People travelled from all over England, from Dorset and Somerset to Carlisle and beyond, to a sunny day in Harrogate, where we decided to make our own history instead of letting others do it for us. The event was masterminded by Niall Warry, who kept the whole event running like clockwork.
The task was ambitious, to frame those six demands in the manner of the Chartists, and we set to it with a will – seated around a table boardroom-style. There was no top table, no "us and them", just we, the people.
Our style of working was then to split into syndicates, each of which elected their own chair and then worked to decide their own lists. Through the morning and a buffet lunch, the groups travailed, pausing only for the "family photograph" in the manner of the European Council.
By then, we were getting a feel of how hard this was gong to be. Democracy in practice required that everybody had their say, everybody could bring their own idea to the table, and everyone was allowed to argue their corner.
Then it came the time for the group chairmen (none of our women volunteered for the task). Five men stepped up to the board, not always easy for people who are not practiced in public speaking, and we got five lucid presentations.
Such was the intensity and determination of the groups, who had kept at it continuously from the start, that we ended with over thirty points. There were some duplicates but not as many as we thought there might me. And it was clear that there had been issues raised that needed a great deal of work and consideration.
It had then been my intention to refine the offerings and, from the synthesis, emerge with our list. But it was too much. The were too many points to discuss, too many issues raised and, we felt, more focus was needed on some of them.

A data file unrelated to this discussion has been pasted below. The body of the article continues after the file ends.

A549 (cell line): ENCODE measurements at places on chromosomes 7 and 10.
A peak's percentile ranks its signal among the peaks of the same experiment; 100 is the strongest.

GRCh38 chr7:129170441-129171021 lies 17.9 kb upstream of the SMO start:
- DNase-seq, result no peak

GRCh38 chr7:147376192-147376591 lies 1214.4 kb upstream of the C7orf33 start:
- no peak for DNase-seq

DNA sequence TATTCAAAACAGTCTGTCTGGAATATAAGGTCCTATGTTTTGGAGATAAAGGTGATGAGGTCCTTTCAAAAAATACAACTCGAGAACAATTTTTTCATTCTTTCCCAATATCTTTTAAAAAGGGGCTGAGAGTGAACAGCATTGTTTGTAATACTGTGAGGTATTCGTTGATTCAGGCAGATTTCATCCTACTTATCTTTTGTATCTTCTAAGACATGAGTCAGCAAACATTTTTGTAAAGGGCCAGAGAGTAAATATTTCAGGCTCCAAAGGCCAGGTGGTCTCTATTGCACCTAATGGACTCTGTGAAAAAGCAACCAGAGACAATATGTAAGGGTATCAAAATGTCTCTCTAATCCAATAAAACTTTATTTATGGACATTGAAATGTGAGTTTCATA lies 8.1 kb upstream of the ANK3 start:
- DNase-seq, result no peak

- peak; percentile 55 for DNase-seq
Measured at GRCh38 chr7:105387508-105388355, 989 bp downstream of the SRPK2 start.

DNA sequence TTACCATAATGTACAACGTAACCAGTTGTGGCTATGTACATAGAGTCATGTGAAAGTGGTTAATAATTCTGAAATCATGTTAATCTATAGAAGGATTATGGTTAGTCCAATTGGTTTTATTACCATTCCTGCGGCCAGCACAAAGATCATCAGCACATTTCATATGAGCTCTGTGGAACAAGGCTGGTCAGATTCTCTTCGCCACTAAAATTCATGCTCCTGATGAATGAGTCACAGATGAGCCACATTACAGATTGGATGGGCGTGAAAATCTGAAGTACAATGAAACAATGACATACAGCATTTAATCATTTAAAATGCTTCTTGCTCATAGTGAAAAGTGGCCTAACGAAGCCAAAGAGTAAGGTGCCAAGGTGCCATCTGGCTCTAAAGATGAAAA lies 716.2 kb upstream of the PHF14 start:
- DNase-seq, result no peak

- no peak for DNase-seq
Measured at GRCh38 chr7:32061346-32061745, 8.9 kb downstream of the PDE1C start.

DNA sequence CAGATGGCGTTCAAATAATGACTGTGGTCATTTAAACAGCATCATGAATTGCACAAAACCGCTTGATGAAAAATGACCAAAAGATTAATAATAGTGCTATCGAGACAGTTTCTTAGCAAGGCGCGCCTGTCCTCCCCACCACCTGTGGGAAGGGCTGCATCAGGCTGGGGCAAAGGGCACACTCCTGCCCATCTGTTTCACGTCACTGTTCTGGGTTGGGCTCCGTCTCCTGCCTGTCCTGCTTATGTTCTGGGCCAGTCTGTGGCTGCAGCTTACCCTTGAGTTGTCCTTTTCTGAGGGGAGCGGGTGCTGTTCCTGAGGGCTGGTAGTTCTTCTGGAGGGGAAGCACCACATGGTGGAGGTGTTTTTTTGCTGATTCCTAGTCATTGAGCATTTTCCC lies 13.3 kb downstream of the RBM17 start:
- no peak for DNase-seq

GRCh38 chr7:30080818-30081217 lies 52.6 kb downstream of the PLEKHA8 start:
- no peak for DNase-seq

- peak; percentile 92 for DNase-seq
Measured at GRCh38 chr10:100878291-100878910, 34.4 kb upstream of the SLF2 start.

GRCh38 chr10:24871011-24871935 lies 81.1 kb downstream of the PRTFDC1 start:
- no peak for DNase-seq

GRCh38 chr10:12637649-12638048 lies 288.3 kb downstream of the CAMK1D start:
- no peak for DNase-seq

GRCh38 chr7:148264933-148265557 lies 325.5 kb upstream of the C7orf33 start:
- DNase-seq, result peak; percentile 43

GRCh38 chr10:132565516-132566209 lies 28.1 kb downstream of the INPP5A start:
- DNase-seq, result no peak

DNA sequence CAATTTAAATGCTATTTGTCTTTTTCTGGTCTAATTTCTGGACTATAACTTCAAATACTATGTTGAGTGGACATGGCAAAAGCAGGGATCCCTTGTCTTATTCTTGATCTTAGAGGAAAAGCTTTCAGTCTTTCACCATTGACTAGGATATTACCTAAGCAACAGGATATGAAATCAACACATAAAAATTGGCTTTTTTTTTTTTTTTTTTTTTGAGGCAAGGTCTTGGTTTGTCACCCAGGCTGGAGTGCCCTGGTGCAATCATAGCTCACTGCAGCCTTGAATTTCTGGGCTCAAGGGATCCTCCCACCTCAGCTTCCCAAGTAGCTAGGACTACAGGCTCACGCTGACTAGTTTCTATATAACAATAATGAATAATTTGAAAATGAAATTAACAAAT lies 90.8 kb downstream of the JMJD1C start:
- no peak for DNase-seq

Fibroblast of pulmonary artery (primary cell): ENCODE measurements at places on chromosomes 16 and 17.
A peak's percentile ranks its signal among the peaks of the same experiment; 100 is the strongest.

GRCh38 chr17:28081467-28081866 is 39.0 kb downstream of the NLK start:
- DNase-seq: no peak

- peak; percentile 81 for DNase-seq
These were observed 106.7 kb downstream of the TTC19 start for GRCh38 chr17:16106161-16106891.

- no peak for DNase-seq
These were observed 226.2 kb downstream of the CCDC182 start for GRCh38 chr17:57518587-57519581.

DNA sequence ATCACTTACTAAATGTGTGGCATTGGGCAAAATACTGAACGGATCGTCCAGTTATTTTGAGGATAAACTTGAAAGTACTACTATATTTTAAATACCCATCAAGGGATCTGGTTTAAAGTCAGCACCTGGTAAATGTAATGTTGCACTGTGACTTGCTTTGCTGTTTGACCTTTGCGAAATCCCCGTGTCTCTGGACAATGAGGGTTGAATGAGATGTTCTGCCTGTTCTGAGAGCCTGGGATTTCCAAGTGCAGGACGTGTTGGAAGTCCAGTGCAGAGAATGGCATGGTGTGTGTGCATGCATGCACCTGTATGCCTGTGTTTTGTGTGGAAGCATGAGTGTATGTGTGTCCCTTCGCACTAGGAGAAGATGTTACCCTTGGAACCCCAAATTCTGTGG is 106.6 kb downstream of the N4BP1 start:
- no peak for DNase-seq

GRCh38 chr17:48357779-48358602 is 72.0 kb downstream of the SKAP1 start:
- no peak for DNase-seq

Furthermore, although some great points were raised, not all got to the heart of the issue. Not all precisely fingered the areas where transfer of powers, the restructuring, and improvement might have best effect.
So began the great labour of hammering out what, we later agreed, would be called provisionally the Harrogate Agenda. I think it would be fair to say that we had a spirited discussion, and ended up with seven broad "heads". There was also a general agreement that these were a good working start.
By then the clock was against us, and there were several important points raised which had not been discussed, properly if at all. Thus, to railroad a declaration through we felt would be unfair and premature.
What I thus suggested was that we use the power of the electronic media an a force multiplier. I undertook to put up one on the points raised, with a discussion around it, for each of the days next week – or however long it takes.
Each would then be discussed and hammered out on the forum, and more or less finalised over the coming weeks, and then circulated as provisional list – a putative "Harrogate declaration", or with another title if that was the general agreement.
To aid in the discussion we also have Witterings from Witney and The Boiling Frog, both of whom took a pivotal part in the proceedings. Other blogs are more then welcome and we will highlight discussions there.
For the next step, what we then all agreed was that we would convene another meeting, perhaps further south, and certainly by September. Then, we would formally agree the declaration and decide on the next moves.
Thus, although we did not achieve what we set out to do, I thought the groups excelled themselves. There emerged a rough synthesis which was more and better than any of us could have produced individually.
What was striking about the members, though – apart from their dedication and the sheer intensity of the work – was the number of ex-UKIP members, many of whom had been former activists.
No one could say, though, that there was not a buzz to the proceedings. Time flew and, as far as I could judge, everyone enjoyed themselves. And I certainly don't see why changing the world should not be fun.
What we saw then was a wonderful start – thirty plus people, brimming with ideas, determined to make a difference. With that faith, we can move mountains – and probably will.